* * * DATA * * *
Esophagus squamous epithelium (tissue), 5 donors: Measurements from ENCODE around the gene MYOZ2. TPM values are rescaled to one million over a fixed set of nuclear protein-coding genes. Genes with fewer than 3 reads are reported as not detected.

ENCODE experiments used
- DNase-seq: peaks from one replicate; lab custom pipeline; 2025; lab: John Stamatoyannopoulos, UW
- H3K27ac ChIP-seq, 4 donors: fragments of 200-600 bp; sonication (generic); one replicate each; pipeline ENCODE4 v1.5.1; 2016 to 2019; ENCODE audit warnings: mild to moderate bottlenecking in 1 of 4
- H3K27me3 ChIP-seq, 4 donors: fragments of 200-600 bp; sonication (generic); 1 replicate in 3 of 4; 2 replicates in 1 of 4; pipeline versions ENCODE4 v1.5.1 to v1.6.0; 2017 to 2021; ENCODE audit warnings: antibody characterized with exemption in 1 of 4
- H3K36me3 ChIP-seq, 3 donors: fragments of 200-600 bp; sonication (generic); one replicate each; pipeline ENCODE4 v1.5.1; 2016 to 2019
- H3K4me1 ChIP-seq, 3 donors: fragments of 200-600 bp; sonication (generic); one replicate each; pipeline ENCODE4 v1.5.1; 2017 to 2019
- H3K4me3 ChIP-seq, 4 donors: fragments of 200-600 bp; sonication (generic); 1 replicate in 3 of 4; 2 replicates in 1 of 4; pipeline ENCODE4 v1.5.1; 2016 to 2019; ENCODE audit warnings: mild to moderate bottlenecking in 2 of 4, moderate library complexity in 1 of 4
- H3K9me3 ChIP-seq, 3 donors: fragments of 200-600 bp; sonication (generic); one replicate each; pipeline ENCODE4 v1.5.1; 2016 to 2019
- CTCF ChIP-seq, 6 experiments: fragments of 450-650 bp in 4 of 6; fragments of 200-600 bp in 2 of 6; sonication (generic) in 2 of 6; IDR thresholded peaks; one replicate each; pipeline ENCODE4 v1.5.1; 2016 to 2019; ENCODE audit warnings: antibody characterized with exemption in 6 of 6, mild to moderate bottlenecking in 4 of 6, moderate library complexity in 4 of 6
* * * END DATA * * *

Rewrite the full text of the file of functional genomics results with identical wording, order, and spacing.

Esophagus squamous epithelium (tissue), 5 donors: Measurements from ENCODE around the gene MYOZ2. TPM values are rescaled to one million over a fixed set of nuclear protein-coding genes. Genes with fewer than 3 reads are reported as not detected.

ENCODE experiments used
- DNase-seq: peaks from one replicate; lab custom pipeline; 2025; lab: John Stamatoyannopoulos, UW
- H3K27ac ChIP-seq, 4 donors: fragments of 200-600 bp; sonication (generic); one replicate each; pipeline ENCODE4 v1.5.1; 2016 to 2019; ENCODE audit warnings: mild to moderate bottlenecking in 1 of 4
- H3K27me3 ChIP-seq, 4 donors: fragments of 200-600 bp; sonication (generic); 1 replicate in 3 of 4; 2 replicates in 1 of 4; pipeline versions ENCODE4 v1.5.1 to v1.6.0; 2017 to 2021; ENCODE audit warnings: antibody characterized with exemption in 1 of 4
- H3K36me3 ChIP-seq, 3 donors: fragments of 200-600 bp; sonication (generic); one replicate each; pipeline ENCODE4 v1.5.1; 2016 to 2019
- H3K4me1 ChIP-seq, 3 donors: fragments of 200-600 bp; sonication (generic); one replicate each; pipeline ENCODE4 v1.5.1; 2017 to 2019
- H3K4me3 ChIP-seq, 4 donors: fragments of 200-600 bp; sonication (generic); 1 replicate in 3 of 4; 2 replicates in 1 of 4; pipeline ENCODE4 v1.5.1; 2016 to 2019; ENCODE audit warnings: mild to moderate bottlenecking in 2 of 4, moderate library complexity in 1 of 4
- H3K9me3 ChIP-seq, 3 donors: fragments of 200-600 bp; sonication (generic); one replicate each; pipeline ENCODE4 v1.5.1; 2016 to 2019
- CTCF ChIP-seq, 6 experiments: fragments of 450-650 bp in 4 of 6; fragments of 200-600 bp in 2 of 6; sonication (generic) in 2 of 6; IDR thresholded peaks; one replicate each; pipeline ENCODE4 v1.5.1; 2016 to 2019; ENCODE audit warnings: antibody characterized with exemption in 6 of 6, mild to moderate bottlenecking in 4 of 6, moderate library complexity in 4 of 6